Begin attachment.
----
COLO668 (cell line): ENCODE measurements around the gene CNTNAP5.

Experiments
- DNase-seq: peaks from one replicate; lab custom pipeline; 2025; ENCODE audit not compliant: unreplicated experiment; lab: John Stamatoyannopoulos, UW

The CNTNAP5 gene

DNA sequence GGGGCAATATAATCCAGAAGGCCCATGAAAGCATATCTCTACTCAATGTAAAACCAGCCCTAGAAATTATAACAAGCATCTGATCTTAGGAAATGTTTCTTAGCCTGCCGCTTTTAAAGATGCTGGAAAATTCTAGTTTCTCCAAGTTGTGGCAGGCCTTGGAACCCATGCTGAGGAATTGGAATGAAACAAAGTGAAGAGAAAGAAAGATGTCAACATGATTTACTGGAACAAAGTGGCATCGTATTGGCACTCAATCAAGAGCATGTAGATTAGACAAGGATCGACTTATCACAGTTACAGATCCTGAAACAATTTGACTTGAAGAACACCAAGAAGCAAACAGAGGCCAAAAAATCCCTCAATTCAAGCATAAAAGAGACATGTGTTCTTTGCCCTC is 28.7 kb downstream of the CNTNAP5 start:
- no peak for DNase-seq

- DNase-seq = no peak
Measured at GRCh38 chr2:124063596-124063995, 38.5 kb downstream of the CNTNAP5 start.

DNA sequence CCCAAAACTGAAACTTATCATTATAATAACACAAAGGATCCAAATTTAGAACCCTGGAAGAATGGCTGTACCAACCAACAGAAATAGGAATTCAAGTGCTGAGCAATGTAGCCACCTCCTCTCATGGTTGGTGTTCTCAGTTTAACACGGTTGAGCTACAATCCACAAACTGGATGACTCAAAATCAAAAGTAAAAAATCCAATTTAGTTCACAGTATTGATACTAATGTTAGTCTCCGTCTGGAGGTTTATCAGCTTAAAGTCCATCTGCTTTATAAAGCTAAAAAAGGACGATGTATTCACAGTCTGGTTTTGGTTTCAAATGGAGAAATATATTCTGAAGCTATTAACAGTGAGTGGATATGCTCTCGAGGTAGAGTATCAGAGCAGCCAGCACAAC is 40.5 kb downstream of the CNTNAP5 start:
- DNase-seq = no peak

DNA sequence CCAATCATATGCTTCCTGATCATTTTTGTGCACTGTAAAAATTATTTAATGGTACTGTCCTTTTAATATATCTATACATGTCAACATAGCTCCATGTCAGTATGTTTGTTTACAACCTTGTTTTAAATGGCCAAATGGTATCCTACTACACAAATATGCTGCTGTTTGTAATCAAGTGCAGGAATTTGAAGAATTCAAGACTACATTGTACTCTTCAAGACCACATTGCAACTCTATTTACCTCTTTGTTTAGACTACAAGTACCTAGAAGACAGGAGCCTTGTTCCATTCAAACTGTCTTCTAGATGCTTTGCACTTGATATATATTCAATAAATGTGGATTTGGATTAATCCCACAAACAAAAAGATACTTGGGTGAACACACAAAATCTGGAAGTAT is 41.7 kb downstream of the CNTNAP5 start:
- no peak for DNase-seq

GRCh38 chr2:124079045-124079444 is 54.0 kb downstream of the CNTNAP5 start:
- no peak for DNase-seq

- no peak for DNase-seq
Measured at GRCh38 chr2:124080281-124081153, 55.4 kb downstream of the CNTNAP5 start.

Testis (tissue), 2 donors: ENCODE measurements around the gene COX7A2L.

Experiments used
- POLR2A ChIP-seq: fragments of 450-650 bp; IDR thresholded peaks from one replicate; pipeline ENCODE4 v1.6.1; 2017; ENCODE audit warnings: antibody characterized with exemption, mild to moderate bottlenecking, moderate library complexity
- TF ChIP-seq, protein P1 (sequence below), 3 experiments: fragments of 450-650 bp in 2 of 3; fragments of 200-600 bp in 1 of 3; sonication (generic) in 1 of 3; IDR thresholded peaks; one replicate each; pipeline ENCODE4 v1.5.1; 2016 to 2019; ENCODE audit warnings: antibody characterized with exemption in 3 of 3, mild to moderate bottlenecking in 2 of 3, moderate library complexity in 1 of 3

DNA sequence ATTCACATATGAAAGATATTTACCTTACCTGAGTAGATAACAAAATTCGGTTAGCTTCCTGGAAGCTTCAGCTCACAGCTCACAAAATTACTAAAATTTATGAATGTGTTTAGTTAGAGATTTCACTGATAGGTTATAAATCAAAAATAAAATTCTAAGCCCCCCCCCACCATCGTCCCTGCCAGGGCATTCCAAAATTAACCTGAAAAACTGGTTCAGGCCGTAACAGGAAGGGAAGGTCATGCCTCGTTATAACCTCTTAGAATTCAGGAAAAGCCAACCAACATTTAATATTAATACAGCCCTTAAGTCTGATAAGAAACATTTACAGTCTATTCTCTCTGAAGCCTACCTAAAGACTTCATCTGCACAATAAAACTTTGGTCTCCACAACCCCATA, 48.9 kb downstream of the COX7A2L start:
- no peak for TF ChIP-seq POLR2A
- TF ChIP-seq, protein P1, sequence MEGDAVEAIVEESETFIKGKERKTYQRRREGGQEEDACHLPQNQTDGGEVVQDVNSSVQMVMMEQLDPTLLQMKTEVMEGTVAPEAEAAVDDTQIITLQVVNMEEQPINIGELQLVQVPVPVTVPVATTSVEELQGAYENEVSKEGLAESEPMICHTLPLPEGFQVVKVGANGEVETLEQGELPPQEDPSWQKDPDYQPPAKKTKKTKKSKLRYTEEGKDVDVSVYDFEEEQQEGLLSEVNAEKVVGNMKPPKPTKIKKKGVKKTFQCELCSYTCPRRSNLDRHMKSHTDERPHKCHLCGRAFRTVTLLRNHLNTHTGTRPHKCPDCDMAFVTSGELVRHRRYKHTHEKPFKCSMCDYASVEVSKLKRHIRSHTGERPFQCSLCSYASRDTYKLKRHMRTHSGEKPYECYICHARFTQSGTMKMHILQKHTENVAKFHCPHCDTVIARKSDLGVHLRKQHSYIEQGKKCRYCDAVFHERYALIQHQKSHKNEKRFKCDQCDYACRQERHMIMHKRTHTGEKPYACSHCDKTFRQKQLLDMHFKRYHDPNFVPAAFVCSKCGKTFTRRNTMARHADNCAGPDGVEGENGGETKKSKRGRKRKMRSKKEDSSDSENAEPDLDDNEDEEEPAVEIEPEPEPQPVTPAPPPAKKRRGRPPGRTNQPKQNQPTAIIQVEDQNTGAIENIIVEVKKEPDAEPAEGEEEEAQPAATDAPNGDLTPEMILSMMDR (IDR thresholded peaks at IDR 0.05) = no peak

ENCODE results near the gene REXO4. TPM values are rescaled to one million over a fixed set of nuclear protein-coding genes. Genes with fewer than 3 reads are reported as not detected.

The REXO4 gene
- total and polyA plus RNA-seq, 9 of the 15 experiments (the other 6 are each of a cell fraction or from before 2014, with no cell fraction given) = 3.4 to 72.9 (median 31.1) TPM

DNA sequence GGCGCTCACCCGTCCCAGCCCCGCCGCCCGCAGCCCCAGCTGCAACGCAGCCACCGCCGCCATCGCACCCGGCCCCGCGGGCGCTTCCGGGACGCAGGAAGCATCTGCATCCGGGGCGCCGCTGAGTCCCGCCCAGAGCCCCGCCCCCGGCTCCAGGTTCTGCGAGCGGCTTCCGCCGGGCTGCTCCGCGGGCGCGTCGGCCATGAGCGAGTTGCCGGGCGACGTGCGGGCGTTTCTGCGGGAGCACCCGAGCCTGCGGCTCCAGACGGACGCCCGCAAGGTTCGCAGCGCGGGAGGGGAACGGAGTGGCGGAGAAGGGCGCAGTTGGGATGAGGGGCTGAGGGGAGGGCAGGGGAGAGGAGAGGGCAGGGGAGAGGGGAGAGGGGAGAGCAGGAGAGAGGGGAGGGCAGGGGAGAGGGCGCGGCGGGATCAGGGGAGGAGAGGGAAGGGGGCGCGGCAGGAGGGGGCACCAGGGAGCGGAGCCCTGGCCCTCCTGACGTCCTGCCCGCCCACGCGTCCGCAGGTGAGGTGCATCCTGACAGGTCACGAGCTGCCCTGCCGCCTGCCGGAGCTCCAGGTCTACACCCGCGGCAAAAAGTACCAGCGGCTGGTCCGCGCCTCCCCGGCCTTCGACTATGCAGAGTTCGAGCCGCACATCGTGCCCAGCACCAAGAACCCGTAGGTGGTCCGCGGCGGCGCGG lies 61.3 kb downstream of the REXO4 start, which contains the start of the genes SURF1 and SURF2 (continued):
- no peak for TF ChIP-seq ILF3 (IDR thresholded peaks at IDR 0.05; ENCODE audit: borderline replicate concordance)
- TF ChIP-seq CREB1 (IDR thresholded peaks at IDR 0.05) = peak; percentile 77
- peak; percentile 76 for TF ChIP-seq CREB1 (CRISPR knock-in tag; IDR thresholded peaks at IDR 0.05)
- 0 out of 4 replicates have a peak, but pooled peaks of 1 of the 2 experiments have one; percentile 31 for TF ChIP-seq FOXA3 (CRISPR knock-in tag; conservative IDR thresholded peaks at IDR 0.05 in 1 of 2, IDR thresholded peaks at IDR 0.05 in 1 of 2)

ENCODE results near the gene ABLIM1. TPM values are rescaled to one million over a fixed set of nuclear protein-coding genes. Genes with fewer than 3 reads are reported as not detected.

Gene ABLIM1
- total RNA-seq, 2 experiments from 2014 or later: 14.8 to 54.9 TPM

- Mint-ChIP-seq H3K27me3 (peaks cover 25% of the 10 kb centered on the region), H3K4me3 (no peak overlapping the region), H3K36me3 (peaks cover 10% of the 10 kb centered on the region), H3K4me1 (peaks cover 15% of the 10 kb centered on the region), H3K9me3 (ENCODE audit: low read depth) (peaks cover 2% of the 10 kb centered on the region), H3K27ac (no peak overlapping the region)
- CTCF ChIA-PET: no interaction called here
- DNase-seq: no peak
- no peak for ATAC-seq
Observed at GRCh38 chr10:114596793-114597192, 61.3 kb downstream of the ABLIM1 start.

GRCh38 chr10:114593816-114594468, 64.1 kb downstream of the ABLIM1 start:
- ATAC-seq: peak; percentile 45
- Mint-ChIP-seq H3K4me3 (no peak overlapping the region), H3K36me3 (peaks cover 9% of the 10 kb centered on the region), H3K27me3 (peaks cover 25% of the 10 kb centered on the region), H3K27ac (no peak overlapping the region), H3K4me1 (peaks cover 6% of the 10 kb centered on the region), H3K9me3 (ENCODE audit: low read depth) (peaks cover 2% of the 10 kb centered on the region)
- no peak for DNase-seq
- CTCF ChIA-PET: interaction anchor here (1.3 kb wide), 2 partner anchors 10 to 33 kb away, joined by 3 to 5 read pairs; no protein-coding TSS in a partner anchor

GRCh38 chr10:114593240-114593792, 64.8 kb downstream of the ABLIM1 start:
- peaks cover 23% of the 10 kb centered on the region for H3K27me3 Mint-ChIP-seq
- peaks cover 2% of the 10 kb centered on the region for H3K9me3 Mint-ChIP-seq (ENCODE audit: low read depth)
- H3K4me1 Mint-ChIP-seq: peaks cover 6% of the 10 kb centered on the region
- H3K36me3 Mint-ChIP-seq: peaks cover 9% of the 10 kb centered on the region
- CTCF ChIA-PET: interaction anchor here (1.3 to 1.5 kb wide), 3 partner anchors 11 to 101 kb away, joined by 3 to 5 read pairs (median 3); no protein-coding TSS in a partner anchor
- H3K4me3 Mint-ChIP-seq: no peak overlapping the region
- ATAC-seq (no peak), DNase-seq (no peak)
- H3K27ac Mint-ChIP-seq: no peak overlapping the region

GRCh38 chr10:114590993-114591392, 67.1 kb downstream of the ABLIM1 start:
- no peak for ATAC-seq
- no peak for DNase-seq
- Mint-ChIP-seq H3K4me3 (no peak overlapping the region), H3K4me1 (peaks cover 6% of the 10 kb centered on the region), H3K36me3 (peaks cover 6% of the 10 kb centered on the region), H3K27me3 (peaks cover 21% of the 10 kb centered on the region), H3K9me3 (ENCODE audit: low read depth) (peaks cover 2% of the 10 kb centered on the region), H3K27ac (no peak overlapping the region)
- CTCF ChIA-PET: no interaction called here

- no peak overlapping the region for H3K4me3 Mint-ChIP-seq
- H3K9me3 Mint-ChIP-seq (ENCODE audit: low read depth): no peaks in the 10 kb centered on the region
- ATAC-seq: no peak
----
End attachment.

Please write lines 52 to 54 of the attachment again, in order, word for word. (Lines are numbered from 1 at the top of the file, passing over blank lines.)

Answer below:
- ATAC-seq (no peak), DNase-seq (no peak)
- H3K27ac Mint-ChIP-seq: no peak overlapping the region

GRCh38 chr10:114590993-114591392, 67.1 kb downstream of the ABLIM1 start: